Continuing the plane of the beach and sea on the right, and allowing for the curve of the shoreline and the hills, we now have the surrounding perspective to give basic form to our dory.
| 07 August 2014 10:46
Ann - I know lots of people who do Sudoku and crosswords to keep their brains nimble. What a waste of time when you could be carving this relief! To your question: 1) The inside of the boat cannot, at any point, be lower that the level of the sea around it. 2) Establish the line and run of the rear gunwhale, which will be a little above the background sea. Join this all around with the stern. 3) Think about the plane of the back seat. 4) With a little step down, the inside of the boat curves from below the rear gunwhale, up a little and under the front gunwhale, undercutting it at the bow. Don't forget to leave wood for the frame struts. 5) You need to make a junction when the back of the seat, and the seat proper, meet the inside of the boat - this gives perspective sense to the stern.
| 05 August 2014 13:48
Wow - I love this project! I guess it's been hard to show things from the back... How far towards the background does one bring the inner plane of the boat? The Elm wood is beautiful but its dark grain does make it challenging to see things as you're working.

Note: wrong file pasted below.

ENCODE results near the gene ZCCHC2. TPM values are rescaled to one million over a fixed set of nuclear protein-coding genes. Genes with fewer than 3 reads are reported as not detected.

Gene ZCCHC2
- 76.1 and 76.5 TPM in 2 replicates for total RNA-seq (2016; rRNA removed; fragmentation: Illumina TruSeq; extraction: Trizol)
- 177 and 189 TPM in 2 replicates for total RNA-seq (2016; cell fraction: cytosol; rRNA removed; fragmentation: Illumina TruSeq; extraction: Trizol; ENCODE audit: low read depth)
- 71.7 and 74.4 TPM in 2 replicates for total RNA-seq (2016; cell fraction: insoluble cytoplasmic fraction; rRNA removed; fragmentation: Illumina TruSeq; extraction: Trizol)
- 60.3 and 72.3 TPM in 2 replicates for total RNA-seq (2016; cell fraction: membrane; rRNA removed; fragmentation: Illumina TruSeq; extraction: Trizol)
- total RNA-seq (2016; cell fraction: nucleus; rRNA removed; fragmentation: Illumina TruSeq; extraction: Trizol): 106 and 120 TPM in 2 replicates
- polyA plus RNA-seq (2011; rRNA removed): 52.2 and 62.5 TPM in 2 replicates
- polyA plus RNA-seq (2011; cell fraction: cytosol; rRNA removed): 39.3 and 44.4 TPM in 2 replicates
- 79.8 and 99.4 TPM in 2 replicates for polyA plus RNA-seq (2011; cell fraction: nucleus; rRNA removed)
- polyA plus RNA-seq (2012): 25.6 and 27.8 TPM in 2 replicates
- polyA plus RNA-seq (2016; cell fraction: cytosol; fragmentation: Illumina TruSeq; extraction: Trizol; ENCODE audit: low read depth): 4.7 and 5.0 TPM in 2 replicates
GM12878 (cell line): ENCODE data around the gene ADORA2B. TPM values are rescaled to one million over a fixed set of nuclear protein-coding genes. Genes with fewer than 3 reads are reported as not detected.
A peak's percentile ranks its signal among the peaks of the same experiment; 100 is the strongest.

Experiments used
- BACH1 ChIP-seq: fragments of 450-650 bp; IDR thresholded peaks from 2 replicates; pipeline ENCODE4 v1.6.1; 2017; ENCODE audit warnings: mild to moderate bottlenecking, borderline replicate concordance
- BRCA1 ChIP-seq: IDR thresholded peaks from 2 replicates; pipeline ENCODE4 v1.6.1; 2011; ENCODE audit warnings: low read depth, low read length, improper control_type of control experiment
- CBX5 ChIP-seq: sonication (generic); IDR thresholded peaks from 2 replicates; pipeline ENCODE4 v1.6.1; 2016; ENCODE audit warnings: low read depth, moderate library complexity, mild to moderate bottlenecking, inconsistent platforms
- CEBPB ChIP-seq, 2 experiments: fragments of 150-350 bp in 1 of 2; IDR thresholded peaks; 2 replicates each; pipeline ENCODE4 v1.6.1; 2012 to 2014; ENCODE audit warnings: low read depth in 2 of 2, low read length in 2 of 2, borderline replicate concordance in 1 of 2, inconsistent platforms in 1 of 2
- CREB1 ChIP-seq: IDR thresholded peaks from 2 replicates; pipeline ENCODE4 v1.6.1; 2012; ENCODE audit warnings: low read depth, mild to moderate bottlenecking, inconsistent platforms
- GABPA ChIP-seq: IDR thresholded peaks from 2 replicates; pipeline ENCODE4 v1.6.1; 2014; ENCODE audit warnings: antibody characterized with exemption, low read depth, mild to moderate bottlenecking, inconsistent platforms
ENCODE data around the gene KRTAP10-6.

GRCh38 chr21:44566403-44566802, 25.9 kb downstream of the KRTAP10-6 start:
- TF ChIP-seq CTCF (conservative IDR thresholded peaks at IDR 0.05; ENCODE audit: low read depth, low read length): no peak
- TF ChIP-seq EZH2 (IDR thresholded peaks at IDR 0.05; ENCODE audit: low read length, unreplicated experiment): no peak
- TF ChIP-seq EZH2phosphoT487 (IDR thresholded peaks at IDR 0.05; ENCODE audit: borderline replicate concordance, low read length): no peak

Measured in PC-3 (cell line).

| 21 February 2014 13:10
It is so obvious now why you took the background down in the beginning. Managing these multiple perspectives is quite a challenge, but your lessons on key points of reference are invaluable. Thanks. Thanks also for the tip on where two chisel movements meet in the middle, causing a grain tear. I have always struggled with that (and usually take too much wood off, going back and forth!).
| 20 February 2014 18:05
OMG - what a great lesson on perspective! This one I have to really study and absolutely do!! Thanks so much...